Recognising When Your Customers Are in Trouble

The fewer customers you have, the more it will affect your business if one of them flounders and sinks. You won’t always be told about this until it’s all washed up and you are left with a bad debt and a big hole in your income.


Have your bookkeepers $1 told you that their payments have been getting later? Have you tried to call your contact and found the person is always in a meeting and never rings you back? If you do get to talk to them, do they seem distracted and evasive?

Perhaps their cheques been unsigned or contained errors so they’ve had to be sent back and reissued, delaying the moment the cash is removed from their account. You or your staff might have picked up rumours going around about them.

Seeing How the Clues Add Up

If your instinct tells you that something is wrong, it’s time to research their financial status. Talking to them isn’t likely to be enough to allay your fears, so your first port of call could be the Companies House website, where you can see the accounts they have filed. But remember that these will not give the whole picture as they won’t be completely up to date.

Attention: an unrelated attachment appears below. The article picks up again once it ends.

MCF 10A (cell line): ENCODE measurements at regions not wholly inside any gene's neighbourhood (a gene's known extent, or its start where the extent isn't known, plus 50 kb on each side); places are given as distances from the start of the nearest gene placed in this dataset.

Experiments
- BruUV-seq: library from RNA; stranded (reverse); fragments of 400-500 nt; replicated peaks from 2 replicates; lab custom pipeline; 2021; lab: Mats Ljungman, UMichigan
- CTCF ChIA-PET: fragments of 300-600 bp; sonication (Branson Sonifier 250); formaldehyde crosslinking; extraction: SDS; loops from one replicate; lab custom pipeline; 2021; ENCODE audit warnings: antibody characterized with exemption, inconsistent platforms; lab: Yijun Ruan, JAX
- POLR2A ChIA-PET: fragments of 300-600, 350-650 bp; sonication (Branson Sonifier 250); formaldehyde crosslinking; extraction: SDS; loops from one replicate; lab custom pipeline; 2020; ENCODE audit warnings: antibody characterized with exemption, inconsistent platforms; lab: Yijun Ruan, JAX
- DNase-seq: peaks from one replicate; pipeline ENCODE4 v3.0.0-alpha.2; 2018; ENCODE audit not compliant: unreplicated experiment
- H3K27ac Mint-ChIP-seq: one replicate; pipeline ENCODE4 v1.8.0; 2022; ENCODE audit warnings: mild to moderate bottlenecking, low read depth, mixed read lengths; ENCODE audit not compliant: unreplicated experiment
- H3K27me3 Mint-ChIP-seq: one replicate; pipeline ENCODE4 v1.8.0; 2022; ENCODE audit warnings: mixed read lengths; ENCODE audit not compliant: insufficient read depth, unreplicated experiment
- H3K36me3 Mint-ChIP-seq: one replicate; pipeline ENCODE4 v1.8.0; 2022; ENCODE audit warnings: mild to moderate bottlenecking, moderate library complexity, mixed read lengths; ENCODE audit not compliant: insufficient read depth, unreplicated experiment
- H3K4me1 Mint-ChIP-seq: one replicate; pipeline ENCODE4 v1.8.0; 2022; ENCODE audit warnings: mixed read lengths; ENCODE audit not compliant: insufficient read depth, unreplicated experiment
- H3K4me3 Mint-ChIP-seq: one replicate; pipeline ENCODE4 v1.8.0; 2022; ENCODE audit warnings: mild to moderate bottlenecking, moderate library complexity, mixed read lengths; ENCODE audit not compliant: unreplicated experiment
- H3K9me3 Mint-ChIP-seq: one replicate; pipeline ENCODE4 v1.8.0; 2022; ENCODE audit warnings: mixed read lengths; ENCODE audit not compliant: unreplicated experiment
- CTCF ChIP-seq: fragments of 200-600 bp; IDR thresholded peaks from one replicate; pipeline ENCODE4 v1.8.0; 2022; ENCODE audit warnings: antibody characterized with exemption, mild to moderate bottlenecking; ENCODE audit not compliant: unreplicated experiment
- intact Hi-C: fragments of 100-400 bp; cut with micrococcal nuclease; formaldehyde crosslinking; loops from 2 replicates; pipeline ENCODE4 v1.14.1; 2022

The most current information will lie with the credit agencies. You have to pay for the services of the likes of Experian or Equifax, but their information is reliable and useful. If you don’t have time for tasks like this, why not ask you bookkeeping service to do it for you?

Reduce the Risks to Your Business

With this information, you can decide whether to reduce the credit you allow the customer, offer them different payment terms, or sever the connection altogether. There are many ways to reduce the risks of not receiving payment for the goods or services you supply.

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Investors in PeopleThe Institute of Certified Bookkeepers

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